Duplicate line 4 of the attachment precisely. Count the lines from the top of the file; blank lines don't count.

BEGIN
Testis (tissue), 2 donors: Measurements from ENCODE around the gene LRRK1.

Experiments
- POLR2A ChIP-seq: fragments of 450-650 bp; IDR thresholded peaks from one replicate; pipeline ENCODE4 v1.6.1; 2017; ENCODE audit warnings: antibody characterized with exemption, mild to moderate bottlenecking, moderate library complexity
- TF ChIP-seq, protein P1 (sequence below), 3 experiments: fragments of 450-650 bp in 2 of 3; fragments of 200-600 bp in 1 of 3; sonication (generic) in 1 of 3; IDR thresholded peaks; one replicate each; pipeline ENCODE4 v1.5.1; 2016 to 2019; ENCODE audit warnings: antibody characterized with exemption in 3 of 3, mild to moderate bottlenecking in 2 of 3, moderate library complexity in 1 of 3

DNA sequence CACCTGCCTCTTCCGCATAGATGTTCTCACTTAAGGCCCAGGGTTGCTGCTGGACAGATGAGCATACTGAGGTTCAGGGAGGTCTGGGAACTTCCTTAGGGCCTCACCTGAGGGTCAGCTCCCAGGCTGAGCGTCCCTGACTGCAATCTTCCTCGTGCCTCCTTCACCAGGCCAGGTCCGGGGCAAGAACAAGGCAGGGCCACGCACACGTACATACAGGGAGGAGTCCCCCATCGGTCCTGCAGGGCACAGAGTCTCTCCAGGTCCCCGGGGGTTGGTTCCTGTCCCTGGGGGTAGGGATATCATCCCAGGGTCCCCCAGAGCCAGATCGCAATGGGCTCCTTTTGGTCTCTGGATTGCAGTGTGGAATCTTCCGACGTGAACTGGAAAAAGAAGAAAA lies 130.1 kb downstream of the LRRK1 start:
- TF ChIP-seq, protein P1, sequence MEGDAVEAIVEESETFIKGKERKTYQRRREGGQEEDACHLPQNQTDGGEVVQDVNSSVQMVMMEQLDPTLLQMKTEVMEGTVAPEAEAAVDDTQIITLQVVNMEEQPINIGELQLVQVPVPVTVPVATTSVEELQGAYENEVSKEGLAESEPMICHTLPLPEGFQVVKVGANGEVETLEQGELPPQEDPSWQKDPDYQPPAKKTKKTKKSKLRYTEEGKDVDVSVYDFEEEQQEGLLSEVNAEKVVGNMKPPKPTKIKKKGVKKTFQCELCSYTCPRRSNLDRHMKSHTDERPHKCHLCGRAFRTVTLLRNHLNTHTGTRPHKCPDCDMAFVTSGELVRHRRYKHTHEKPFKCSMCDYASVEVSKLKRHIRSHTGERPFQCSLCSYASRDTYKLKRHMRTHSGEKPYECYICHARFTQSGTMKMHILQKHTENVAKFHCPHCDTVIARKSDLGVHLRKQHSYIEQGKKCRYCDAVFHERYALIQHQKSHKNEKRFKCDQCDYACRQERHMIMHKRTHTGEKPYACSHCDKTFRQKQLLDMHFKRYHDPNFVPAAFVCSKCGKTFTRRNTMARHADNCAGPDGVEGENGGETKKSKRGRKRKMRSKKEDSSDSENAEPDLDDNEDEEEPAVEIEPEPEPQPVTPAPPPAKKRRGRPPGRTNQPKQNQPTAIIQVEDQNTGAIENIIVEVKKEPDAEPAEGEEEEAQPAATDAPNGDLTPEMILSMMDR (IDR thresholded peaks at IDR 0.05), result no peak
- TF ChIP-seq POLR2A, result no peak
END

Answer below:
- TF ChIP-seq, protein P1 (sequence below), 3 experiments: fragments of 450-650 bp in 2 of 3; fragments of 200-600 bp in 1 of 3; sonication (generic) in 1 of 3; IDR thresholded peaks; one replicate each; pipeline ENCODE4 v1.5.1; 2016 to 2019; ENCODE audit warnings: antibody characterized with exemption in 3 of 3, mild to moderate bottlenecking in 2 of 3, moderate library complexity in 1 of 3